A great introduction to the downtown area is to take in Villagefest  held every Thursday night from 6-10pm.  Set up in the heart of town, it attracts hundreds (if not thousands) to the event each week.  Like a huge farmers market on steroids, it continues block after block. Booths offer handcrafted items, a diversity of artwork, unique food, as well as great street entertainment performing on each consecutive block.  It’s one big party atmosphere where shops along Palm Canyon Drive stay open late and the Art Museum offers free admission.  An event not to miss!

With a tour of the downtown and a taste of Villagefest under our belts, we were ready to get involved in activities offered in the Palm Springs locale.  There was one that was top on my list—Indian Canyons.

“If you are only going to hike one place while in Palm Springs, this is the one you want to make sure you don’t miss.” 

With a write-up like that, who could resist?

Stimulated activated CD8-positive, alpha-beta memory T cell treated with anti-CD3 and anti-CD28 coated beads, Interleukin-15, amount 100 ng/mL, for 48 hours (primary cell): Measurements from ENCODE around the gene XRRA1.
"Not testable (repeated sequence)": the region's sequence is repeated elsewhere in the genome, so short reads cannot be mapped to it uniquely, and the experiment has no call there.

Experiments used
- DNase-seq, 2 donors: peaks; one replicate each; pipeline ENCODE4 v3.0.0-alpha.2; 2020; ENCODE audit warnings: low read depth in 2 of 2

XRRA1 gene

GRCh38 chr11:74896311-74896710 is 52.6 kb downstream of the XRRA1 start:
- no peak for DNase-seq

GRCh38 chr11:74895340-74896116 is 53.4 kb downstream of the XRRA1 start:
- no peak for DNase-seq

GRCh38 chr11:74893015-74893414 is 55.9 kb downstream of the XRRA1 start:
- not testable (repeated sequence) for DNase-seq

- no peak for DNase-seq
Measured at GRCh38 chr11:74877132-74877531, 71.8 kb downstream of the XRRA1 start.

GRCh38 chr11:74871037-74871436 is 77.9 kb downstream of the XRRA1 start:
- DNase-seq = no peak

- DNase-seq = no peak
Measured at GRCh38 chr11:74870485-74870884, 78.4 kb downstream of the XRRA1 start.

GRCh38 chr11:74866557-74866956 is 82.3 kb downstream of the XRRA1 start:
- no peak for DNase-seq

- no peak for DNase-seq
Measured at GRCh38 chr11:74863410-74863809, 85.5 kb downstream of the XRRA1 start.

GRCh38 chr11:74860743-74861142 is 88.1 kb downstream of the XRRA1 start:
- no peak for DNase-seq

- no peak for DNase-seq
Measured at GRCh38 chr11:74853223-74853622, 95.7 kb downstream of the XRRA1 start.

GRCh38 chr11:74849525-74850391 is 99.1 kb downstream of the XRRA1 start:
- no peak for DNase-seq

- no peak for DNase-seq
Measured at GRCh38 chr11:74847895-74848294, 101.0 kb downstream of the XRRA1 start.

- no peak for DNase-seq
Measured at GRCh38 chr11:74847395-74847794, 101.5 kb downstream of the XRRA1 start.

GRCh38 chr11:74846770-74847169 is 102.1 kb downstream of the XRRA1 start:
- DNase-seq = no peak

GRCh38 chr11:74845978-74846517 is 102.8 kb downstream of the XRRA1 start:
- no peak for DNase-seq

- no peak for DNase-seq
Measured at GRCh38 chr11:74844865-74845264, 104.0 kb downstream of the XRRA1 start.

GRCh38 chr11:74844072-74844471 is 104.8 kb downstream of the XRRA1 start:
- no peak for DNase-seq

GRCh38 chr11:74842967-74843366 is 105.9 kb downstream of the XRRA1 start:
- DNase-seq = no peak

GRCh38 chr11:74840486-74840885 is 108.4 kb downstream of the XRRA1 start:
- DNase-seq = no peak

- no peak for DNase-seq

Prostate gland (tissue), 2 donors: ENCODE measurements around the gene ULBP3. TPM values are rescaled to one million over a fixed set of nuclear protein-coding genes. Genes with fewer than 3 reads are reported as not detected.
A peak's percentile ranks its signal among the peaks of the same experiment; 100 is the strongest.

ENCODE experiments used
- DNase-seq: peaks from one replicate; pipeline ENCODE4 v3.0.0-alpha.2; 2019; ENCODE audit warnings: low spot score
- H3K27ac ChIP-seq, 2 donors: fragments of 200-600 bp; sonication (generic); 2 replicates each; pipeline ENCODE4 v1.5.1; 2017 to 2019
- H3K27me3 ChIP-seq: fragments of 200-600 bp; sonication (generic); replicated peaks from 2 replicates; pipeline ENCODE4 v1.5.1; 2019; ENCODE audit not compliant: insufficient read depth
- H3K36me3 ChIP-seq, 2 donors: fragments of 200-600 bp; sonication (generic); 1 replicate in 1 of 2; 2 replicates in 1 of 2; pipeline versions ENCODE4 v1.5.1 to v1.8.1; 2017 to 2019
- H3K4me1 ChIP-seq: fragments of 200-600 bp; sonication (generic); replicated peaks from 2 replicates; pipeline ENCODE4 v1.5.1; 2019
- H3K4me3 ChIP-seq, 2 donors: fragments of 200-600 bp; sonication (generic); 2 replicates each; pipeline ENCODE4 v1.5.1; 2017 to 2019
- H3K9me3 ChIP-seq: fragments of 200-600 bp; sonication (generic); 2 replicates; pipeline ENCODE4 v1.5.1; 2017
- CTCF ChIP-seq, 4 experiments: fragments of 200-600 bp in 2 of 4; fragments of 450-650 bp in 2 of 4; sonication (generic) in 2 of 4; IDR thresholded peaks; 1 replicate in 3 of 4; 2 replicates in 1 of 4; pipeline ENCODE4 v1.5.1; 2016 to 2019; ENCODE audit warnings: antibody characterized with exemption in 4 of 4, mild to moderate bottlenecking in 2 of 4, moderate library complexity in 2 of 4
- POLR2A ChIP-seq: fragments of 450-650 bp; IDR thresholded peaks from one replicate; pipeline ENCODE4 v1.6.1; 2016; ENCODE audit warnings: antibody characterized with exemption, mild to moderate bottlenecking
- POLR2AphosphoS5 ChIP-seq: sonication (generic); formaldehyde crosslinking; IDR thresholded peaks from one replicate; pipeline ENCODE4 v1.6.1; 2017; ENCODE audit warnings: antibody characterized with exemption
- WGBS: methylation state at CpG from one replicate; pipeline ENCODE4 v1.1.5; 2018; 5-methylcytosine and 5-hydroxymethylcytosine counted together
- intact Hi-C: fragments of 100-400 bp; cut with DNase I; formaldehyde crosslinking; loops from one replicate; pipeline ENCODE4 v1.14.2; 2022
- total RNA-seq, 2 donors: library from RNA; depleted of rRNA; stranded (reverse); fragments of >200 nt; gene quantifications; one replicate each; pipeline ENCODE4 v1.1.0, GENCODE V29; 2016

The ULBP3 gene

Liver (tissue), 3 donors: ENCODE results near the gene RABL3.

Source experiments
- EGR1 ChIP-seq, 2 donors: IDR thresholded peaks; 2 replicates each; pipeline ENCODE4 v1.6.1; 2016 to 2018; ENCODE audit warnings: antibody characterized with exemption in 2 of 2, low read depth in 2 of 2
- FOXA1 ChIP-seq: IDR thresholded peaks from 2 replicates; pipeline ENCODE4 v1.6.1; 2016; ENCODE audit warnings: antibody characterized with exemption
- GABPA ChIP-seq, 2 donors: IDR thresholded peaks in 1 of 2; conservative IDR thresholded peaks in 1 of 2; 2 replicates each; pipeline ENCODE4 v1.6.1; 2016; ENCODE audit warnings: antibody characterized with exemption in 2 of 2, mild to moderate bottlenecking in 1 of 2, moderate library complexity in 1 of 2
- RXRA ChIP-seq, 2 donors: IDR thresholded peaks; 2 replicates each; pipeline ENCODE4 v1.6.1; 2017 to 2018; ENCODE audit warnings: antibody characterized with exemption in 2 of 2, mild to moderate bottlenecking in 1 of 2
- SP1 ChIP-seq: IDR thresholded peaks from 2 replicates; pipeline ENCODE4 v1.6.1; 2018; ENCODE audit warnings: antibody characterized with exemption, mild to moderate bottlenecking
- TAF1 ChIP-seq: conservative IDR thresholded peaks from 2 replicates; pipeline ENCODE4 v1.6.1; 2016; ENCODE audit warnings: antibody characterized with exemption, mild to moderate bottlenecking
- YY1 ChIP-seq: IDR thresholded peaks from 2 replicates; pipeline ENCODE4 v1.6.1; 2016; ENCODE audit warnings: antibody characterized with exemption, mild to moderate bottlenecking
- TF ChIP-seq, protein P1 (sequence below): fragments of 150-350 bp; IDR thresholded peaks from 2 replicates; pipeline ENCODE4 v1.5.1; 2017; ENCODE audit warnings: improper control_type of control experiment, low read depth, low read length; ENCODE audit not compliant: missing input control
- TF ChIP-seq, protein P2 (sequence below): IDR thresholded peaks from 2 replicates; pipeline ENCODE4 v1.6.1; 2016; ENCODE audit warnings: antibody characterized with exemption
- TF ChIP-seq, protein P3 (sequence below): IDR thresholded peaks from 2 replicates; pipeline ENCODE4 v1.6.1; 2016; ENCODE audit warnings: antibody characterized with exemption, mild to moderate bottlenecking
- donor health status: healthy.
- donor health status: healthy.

Traversing the east side of Coachella Canyon you’ll see the San Andreas Fault.  Because of this fault, the Valley has many hot springs.  Fault lines cause hot water springs or geysers to rise from the ground.  These natural water sources made habitation and development possible in the otherwise inhospitable desert environment around Palm Springs.

If you read my post on Anza Borrego, then you were informed that the California fan palm flourishes around water oases. Though water might not always be visible, these palms grow downstream from the hot springs source.  Often trampled by animals come to drink at the spring, coupled with requiring a great deal of water and a certain temperature range, many palms never make it to maturity. Protected oasis habitats such as are found in Anza Borrego Desert State Park, Joshua Tree National Park, the Coachella Valley Preserve and here at Indian Canyons, to name just a few, ensure the survival of this state’s only native palm tree.